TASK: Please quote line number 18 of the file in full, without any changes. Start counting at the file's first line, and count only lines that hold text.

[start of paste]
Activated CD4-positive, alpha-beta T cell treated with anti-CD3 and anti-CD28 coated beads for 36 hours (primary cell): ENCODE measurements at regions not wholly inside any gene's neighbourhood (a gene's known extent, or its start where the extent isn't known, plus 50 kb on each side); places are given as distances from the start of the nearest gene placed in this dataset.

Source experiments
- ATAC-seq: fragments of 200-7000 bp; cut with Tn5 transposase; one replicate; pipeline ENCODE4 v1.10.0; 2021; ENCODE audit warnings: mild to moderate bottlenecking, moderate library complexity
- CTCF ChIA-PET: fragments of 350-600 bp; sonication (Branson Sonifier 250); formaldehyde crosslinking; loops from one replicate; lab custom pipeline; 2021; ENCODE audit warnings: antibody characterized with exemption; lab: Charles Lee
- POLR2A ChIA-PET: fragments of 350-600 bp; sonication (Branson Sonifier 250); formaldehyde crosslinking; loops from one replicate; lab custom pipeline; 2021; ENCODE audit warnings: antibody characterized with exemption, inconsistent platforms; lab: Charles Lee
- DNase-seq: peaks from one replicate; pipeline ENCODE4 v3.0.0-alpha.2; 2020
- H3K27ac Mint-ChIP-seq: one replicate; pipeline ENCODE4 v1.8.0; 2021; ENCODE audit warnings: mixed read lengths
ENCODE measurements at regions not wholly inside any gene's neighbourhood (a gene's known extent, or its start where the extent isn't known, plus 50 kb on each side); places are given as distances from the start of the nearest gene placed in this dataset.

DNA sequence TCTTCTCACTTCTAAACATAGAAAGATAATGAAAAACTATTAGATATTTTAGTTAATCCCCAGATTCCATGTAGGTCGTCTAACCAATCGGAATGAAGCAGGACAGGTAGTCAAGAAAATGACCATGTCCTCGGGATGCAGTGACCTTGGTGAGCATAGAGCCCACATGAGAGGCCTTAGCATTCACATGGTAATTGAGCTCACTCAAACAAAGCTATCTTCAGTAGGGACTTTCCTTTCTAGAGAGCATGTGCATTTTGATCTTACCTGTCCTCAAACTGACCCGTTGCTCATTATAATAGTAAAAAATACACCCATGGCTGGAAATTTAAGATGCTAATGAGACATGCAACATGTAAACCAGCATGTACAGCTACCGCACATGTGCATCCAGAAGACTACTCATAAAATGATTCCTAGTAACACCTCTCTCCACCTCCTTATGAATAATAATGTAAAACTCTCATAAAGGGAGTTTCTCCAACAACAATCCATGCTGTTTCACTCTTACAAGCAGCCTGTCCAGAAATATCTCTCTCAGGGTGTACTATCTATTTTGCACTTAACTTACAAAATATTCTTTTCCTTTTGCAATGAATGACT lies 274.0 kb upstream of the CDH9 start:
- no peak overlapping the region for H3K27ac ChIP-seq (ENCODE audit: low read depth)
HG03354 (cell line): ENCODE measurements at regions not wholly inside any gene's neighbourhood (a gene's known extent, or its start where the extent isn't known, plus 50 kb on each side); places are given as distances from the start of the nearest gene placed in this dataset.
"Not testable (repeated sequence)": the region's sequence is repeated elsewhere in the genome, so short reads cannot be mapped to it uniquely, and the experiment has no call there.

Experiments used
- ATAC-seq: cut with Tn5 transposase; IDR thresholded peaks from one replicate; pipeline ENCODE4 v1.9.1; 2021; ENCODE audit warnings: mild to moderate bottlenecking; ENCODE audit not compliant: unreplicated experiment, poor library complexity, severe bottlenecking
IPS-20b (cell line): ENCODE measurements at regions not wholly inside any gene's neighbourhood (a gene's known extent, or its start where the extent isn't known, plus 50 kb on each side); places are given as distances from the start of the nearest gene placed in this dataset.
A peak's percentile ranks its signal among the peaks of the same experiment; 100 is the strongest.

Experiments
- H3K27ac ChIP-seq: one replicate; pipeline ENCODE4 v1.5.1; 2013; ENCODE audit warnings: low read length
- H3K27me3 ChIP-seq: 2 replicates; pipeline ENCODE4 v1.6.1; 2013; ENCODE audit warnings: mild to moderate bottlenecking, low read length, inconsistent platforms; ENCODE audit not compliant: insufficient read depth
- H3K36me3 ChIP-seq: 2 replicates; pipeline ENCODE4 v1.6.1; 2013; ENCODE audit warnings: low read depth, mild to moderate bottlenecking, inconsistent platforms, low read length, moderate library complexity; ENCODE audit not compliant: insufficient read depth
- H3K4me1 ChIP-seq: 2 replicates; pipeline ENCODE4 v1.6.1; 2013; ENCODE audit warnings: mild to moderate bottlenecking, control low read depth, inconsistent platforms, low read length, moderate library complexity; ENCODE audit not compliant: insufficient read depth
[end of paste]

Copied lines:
- H3K27ac ChIP-seq: one replicate; pipeline ENCODE4 v1.5.1; 2013; ENCODE audit warnings: low read length